Whenever I’m at my worst, I usually have the fleeting thought: Wow, it would be terrible to run into my ex right now. Last time I had that thought I had just wiped a piece of dried ear wax that I’d picked out of my ear on my gross yoga pants and was turning around to admonish my three-year-old, who was screaming and wearing a purple cloak. (It wasn’t Halloween, or even close.) And I thought: Yeah, right now. This is exactly the kind of moment it would happen.
You want to be at your best for something like that, because depending on the nature of the relationship you had with that person, you might need to summon all your resources to survive. But truth be told, I don’t think there’s ever a good time to be confronted with an ex, especially if it’s someone you truly loved but left and then didn’t speak to for twenty years.
And you put him in an emotional box, and let it get all dusty and moldy.
And then he friended you on Facebook.
And you had to bust that fucker open. (The box, not the ex.)
And it was scary and beautiful and painful and all-consuming—just like being with him the first time. Only this time, you had a husband and kid and laundry and a job and responsibilities, and you couldn’t just lie around all day and night wallowing in your own puddle of emotional goo.
So that’s partially why I haven’t posted lately. In addition to increased responsibilities at home and at work, I’ve been wallowing.
The wallowing began with questions. I was struck by how little I actually remembered and went digging in the garage for my journals from college. When I read my entries from that time, they left me profoundly… everything. Sad and regretful, yet exhilarated. I had made myself forget that I’d had that kind of passion and connection with someone, largely because (unfortunately) I was already dating someone else when it happened. It was my first semester at college and I’d had a boyfriend back home—someone I cared for, but in retrospect, wasn’t in love with. What did I know then? Nothing—not what it meant to be in love, not that love shows itself in myriad, complicated forms, and certainly not that I was free to follow my heart. The anxiety was just beginning, the worst kind that would put me in the hospital and finally get me medicated, and I felt anything but free.
I was too afraid for freedom. I looked for safety. That was before I knew safety to be illusory. There’s no relationship that can protect a person from feeling alone, from confronting her own mortality, or from the tremendous responsibility of creating her own meaning from life. As I would later learn, those things can only be done alone. John, the boy I fell in love with, still represents to me the freedom I could and should have chosen—even if, as I strongly suspect, I would have gotten my heart broken for doing so. But that’s exactly the point—I needed the unpredictable yet passionate path. Doing everything possible to avoid anxiety only produces anxiety. My anxiety worsened during my relationship with my high-school boyfriend and abated when we “took breaks,” and I have no doubt that it showed itself precisely because I was somewhere I didn’t belong.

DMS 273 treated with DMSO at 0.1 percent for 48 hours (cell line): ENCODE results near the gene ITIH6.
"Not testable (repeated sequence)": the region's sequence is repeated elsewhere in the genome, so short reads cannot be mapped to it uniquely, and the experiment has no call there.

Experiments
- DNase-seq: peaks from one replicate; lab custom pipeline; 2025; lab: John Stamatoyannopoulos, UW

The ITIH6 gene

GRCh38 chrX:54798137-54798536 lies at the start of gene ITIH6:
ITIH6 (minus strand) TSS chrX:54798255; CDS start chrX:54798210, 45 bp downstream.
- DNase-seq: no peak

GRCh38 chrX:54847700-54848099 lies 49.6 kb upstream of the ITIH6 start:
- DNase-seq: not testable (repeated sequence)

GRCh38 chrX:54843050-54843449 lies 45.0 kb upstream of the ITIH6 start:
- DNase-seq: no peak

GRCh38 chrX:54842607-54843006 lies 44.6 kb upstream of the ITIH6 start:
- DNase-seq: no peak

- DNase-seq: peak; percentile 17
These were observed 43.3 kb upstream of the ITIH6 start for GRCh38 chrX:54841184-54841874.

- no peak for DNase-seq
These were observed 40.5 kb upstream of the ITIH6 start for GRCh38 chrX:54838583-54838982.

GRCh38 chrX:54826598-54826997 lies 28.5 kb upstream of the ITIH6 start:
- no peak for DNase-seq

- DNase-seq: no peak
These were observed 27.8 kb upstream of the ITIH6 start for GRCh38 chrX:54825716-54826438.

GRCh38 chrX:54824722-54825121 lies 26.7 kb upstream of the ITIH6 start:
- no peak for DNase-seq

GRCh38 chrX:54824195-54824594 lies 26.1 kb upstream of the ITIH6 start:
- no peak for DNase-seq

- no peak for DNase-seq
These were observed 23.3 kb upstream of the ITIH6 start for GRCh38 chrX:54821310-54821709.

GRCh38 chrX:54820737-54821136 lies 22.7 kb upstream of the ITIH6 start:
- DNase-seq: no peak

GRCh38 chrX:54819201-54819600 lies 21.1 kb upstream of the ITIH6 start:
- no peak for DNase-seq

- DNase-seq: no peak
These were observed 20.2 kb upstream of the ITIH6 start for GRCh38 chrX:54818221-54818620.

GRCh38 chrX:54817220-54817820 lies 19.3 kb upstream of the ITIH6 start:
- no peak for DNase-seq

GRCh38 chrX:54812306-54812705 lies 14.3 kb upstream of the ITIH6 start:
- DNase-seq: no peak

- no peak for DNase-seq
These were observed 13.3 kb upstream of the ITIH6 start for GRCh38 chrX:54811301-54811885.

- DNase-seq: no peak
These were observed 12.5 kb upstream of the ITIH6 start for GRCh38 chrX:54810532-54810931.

If I could go back, I wouldn’t burden myself with guilt. That’s a significant thing for a “nice” girl to say, a girl who always worried about her reputation and always strove to do “the right thing.” Seventeen is just too young for that kind of burden. The new seventeen-year-old me would say, “I’m sorry, but this is how I feel,” and act on it.
My husband pegged me early on. He said to me once, “Sometimes I think you get what you want confused with what everyone else wants.”
But enough with regret—John and I both have happy lives now. We’re both married, with children, and we are enjoying sharing what we remember from all those years ago. Now that the memories are unpacked, I get to look at them again—appreciate them, savor them, and rearrange them into a new chapter in my memoir. I don’t want to forget again. What good is forgetting? The moments I remember best with John are the ones full of life and love and beauty and meaning. His infectious laugh. The all-night marathon phone conversation. The time I reached out spontaneously, inexplicably, to stroke his hair. And the time, after everything went wrong, that he touched my arm as he walked by my desk leaving class. I wondered for twenty years what that touch meant, and now I’m sure my hunch was right: He had loved me.
So what’s left is all any of us can do: write, and remember. I’m driving home thinking of all this, my stomach tight and my heart racing, because my body remembers being seventeen and in love. I’m teary because I’ll never have it back. The fall light is singularly golden on the trees, and for the first time in years rises a line of poetry from Donald Hall: Let us affirm that it is fitting and delicious to lose everything.